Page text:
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- The Emperor, Part 1, Volume 5. - 4/12 -

to see the patient. With you it is rather different as you are her sister."

"Come father," begged Arsinoe, "first let us see to the children, and then you shall come with me to see Selene. Oh! why did I not go with her. Oh! if she should die."


Keraunus and his daughter reached their rooms less quickly than usual, for the steward dreaded a fresh attack from the blood-hound, which, to-night however, was sharing Antinous' room. They found the old slavewoman up, and in great excitement, for she loved Selene, she was frightened at her absence, and in the children's sleeping-room all was not as it should be.

Arsinoe went without delay to see the little ones, but the black woman remained with her master, and told him with many tears, while he exchanged his saffron-colored pallium for an old cloak, that the joy of her heart, little blind Helios had been ill, and could not sleep, even after she had given him some of the drops which Keraunus himself was accustomed to take.

"Idiotic animal!" exclaimed Keraunus, "to give my medicine to the child," and he kicked off his new shoes to replace them with shabbier ones. "If you were younger I would have you flogged."

"But you did say the drops were good," stammered the old woman.

"For me," shouted the steward, and without fastening his shoe-straps round his ankles, so that they flapped and pattered on the ground, he hurried off into the children's room. There sat his darling blind child, his 'neir' as he liked to call him, with his pretty, fair, curly head resting on Arsinoe's breast. The child recognized his step, and began his little lament:

"Selene was away, and I was frightened, and I feel so sick, so sick."

The steward laid his hand on the child's forehead, and feeling how hot it was he began to walk restlessly up and down by the little bed.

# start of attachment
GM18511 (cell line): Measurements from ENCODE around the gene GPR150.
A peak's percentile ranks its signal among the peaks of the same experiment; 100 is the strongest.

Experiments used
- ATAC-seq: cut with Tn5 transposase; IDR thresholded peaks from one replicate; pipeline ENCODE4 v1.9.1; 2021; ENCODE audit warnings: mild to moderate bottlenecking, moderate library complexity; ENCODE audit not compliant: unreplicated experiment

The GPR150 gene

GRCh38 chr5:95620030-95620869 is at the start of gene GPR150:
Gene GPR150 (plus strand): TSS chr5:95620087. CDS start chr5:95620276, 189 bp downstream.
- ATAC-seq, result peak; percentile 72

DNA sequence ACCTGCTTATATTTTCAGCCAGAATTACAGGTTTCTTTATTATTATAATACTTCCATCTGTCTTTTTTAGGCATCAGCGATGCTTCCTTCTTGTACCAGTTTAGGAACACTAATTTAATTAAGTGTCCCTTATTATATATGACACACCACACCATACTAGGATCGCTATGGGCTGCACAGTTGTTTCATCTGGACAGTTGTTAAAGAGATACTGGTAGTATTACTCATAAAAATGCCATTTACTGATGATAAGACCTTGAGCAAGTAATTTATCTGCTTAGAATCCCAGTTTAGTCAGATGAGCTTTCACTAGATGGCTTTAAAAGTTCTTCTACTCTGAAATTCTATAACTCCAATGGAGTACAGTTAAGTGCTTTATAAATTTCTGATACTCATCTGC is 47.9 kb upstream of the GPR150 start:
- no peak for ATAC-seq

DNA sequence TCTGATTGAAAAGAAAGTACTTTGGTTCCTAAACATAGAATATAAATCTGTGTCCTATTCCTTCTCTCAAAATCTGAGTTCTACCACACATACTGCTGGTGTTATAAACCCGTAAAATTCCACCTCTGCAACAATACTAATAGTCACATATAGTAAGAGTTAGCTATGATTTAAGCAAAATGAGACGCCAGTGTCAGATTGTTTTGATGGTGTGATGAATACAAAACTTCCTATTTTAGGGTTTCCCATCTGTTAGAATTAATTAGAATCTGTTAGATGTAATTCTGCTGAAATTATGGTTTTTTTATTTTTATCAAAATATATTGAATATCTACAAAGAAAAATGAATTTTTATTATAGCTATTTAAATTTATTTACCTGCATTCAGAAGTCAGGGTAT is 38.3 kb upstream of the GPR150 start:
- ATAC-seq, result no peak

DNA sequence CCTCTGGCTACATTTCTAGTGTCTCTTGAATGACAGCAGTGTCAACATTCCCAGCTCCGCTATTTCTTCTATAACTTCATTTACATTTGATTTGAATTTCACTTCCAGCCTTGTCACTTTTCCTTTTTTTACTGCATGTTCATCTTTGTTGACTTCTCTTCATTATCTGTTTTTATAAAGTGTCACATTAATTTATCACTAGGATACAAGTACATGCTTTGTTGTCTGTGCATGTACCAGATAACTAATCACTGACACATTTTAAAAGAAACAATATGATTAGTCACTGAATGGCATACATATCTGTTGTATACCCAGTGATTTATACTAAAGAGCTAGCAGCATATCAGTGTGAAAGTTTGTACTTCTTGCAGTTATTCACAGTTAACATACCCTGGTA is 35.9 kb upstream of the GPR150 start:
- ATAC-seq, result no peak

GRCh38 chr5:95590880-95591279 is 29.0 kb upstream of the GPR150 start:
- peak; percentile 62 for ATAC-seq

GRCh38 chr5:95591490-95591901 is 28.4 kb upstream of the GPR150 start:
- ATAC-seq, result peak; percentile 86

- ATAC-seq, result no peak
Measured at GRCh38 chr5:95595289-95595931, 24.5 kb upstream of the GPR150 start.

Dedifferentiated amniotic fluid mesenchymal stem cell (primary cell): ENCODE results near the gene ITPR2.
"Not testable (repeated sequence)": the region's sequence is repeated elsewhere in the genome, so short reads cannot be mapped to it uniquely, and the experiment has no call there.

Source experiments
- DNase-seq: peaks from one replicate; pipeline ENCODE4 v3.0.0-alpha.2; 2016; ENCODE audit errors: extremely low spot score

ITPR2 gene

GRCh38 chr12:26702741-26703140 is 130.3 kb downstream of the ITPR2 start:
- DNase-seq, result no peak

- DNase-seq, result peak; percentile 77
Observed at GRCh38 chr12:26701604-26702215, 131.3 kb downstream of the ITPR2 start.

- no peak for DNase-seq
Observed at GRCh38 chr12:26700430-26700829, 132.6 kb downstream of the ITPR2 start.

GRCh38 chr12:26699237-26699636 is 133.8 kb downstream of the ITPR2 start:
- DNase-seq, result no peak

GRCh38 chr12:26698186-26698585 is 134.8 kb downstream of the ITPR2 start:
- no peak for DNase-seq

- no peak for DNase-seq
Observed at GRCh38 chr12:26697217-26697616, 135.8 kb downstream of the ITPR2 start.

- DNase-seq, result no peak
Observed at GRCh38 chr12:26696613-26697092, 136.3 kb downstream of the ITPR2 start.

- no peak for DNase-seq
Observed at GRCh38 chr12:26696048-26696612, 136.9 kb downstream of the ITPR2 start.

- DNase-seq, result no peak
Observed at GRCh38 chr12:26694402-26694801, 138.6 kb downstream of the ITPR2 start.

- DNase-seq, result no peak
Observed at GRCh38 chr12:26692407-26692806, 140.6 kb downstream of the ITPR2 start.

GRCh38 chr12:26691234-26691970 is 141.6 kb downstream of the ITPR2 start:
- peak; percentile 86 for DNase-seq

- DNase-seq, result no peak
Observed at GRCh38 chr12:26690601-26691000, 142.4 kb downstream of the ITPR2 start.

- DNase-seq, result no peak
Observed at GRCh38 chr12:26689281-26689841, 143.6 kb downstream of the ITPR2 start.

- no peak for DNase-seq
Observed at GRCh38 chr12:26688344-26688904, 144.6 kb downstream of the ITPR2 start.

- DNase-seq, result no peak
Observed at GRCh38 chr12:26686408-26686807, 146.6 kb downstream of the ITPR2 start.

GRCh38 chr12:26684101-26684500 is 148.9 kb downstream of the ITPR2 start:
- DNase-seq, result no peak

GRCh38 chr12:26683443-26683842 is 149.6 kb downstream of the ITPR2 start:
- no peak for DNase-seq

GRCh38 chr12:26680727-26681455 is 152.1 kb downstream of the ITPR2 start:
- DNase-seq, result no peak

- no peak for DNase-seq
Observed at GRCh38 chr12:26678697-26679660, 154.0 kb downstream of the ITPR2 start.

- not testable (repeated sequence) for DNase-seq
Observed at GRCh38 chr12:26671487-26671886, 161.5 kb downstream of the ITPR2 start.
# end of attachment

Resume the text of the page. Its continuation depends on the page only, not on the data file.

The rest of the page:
"That is just how it always happens," he said. "When one misfortune comes another always follows. Look at him Arsinoe. Do you remember how the fever took poor Berenice? Sickness, uneasiness, and a burning head. --"Have you any pain in your head my boy?"

"No," answered Helios, "but I feel so sick."

The steward opened the child's little shirt to see if he had any spots on his breast, but Arsinoe said, as she bent over him:

"It is nothing much, he has only overloaded his stomach. The stupid old woman gives him every thing he asks for, and she let him have half of the currant cake, which we sent her to fetch before we went out."

"But his head is burning," repeated Keraunus.

"He will be quite well again by to-morrow morning," replied Arsinoe. "Our poor Selene needs us far snore than he does. Come father. The old woman can stay with him."

"I want Selene to come," whimpered the child. "Pray, pray, do not leave me alone again."

"Your old father will stay with you my pet," said Keraunus tenderly, for it cut him to the soul to see this child suffer. "You none of you know what this boy is to us all."

"He will soon go to sleep," Arsinoe asserted. "Do let us go, or it will be too late."

"And leave the old woman to commit some other stupid blunder?" cried Keraunus. "It is my duty to stay with the poor little boy. You can go to your sister and take the old woman with you."

"Very good, and to-morrow early I will come back."

"To-morrow morning?" said Keraunus surprised. "No, no, that will not do. Doris said just now that Selene will be well nursed by the Christians. Only see how she is, give her my love, and then come back."

"But father--"

"Besides you must remember that the prefect's wife expects you to-morrow at noon to choose the stuff for your dress, and you must not look as if you had been sitting up all night."

"I will rest a little while in the morning."

"In the morning? And how about curling my hair? And your new frock? And poor little Helios?--No child, you are only just to see Selene and then come back again. Early in the morning too the holiday will have begun, and you know what goes on then; the old woman would be of no use to you in the throng. Go and see how Selene is, you are not to stay."

"I will see--"

"Not a word about seeing--you come home again. I desire it; in two hours you are to be in bed."

Arsinoe shrugged her shoulders, and two minutes after she was standing with the old slave-woman in front of the gate-house.

A broad beam of light still fell through the half-open door of the bowery little room, so Euphorion and Doris had not retired to rest and could at once open the palace-gate for her. The Graces set up a bark as Arsinoe crossed the threshold of her old friends' house, but they did not leave their cushion for they soon recognized her.